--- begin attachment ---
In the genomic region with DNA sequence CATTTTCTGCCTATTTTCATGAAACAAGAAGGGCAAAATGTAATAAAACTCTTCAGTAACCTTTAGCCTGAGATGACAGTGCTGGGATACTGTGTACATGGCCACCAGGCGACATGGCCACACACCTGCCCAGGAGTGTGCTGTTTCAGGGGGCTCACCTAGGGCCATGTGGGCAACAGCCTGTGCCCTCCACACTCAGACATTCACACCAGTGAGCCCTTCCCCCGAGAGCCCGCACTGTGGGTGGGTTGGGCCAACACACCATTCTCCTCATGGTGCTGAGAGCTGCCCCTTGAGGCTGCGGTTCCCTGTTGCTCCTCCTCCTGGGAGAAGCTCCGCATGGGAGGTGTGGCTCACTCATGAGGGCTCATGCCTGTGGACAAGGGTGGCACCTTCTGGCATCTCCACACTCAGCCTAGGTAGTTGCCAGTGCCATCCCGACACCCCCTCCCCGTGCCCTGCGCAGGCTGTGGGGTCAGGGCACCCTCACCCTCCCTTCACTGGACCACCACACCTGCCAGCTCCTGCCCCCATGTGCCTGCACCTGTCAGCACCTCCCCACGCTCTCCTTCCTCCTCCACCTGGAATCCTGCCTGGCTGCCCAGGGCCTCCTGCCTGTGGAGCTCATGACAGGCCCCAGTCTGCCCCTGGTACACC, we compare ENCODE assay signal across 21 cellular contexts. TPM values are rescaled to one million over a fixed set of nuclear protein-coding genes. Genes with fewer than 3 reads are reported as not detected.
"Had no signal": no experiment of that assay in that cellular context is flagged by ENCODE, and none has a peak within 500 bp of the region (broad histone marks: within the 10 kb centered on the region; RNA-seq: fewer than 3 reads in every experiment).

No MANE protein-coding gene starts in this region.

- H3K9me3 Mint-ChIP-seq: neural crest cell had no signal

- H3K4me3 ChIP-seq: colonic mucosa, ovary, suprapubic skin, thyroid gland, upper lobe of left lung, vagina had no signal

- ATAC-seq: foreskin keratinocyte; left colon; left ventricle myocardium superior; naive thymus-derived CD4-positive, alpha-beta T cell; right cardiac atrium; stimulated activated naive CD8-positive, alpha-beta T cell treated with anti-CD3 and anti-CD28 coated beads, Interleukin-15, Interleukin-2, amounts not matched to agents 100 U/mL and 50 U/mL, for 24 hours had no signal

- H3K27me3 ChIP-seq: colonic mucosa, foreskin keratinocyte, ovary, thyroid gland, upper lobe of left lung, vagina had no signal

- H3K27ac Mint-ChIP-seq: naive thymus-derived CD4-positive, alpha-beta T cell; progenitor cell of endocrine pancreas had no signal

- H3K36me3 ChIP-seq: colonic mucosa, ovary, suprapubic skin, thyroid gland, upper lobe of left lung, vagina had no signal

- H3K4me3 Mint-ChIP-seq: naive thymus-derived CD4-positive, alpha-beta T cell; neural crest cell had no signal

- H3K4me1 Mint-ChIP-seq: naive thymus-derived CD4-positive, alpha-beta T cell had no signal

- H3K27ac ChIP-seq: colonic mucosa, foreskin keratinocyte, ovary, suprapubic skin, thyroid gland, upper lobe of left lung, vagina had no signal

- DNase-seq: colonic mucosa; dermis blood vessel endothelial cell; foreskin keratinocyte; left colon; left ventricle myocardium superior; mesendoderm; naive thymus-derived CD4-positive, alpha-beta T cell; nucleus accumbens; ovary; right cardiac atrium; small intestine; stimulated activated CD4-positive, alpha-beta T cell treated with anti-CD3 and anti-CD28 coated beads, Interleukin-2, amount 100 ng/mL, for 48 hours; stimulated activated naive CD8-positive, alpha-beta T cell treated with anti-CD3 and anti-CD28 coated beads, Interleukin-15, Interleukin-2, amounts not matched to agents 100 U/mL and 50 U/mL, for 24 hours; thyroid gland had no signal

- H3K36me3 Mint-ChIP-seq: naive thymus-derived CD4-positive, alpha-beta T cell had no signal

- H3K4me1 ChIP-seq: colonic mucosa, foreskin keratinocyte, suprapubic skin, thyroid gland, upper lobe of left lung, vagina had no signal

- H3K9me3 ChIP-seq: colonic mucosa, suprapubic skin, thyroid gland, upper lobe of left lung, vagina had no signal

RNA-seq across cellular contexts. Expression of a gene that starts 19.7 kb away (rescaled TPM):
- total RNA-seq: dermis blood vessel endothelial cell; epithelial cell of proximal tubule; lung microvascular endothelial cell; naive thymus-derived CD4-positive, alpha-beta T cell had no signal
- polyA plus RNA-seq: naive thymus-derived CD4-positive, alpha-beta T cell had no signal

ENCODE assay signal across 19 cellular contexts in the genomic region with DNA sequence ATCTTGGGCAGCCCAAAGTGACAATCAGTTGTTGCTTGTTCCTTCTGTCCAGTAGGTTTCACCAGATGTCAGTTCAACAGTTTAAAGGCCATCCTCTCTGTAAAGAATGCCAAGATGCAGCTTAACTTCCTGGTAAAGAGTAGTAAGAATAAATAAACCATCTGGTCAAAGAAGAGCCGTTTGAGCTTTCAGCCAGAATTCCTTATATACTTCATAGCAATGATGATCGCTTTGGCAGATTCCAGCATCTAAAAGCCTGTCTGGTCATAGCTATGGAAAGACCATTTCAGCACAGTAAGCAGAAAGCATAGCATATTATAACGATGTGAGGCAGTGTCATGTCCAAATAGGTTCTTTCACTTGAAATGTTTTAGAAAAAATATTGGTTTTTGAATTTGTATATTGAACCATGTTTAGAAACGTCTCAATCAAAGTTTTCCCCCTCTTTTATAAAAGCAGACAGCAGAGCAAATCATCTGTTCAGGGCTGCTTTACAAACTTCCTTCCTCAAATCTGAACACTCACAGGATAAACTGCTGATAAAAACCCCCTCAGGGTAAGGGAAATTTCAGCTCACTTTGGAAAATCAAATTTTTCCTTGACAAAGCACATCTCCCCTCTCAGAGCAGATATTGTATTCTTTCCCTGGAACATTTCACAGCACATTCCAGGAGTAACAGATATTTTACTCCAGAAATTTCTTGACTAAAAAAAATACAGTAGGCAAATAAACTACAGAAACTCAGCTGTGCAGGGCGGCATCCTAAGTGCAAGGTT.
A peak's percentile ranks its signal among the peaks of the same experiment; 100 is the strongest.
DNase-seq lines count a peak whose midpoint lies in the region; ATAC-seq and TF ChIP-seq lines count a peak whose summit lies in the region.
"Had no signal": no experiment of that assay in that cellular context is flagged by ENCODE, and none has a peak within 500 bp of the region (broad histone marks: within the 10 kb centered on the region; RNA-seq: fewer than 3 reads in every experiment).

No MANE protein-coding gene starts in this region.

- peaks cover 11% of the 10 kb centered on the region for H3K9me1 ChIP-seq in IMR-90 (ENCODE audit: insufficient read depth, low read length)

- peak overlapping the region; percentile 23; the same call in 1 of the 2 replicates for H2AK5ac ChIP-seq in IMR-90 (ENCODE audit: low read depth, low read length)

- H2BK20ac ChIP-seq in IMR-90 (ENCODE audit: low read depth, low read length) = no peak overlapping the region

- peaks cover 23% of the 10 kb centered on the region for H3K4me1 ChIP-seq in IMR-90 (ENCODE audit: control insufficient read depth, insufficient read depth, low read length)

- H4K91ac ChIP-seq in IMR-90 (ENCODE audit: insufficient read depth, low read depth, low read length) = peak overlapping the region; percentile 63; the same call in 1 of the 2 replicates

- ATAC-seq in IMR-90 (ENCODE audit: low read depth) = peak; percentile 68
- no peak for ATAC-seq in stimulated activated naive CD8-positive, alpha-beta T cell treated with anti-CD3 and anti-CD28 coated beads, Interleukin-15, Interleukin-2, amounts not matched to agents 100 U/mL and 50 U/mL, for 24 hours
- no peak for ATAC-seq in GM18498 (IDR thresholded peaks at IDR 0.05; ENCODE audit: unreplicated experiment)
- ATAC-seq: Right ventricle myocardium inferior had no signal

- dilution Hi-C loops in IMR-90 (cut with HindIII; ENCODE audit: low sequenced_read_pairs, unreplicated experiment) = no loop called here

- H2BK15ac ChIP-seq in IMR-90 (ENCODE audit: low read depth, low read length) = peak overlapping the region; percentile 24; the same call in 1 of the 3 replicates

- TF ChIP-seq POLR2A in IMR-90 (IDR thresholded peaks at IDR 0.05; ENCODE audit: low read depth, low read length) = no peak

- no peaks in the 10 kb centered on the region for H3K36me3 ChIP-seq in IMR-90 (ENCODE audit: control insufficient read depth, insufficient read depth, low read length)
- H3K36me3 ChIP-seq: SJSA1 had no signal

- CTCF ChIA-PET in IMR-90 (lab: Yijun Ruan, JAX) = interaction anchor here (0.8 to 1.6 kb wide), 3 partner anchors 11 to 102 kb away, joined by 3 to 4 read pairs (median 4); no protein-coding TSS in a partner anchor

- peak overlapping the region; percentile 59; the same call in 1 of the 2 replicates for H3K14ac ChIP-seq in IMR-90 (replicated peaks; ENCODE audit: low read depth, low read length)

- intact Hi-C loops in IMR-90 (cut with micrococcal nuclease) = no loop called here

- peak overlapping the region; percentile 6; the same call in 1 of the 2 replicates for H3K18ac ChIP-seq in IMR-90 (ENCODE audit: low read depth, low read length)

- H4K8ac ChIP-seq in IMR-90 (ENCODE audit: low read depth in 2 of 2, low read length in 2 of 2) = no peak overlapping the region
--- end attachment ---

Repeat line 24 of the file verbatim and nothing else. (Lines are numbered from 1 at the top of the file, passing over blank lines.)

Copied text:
No MANE protein-coding gene starts in this region.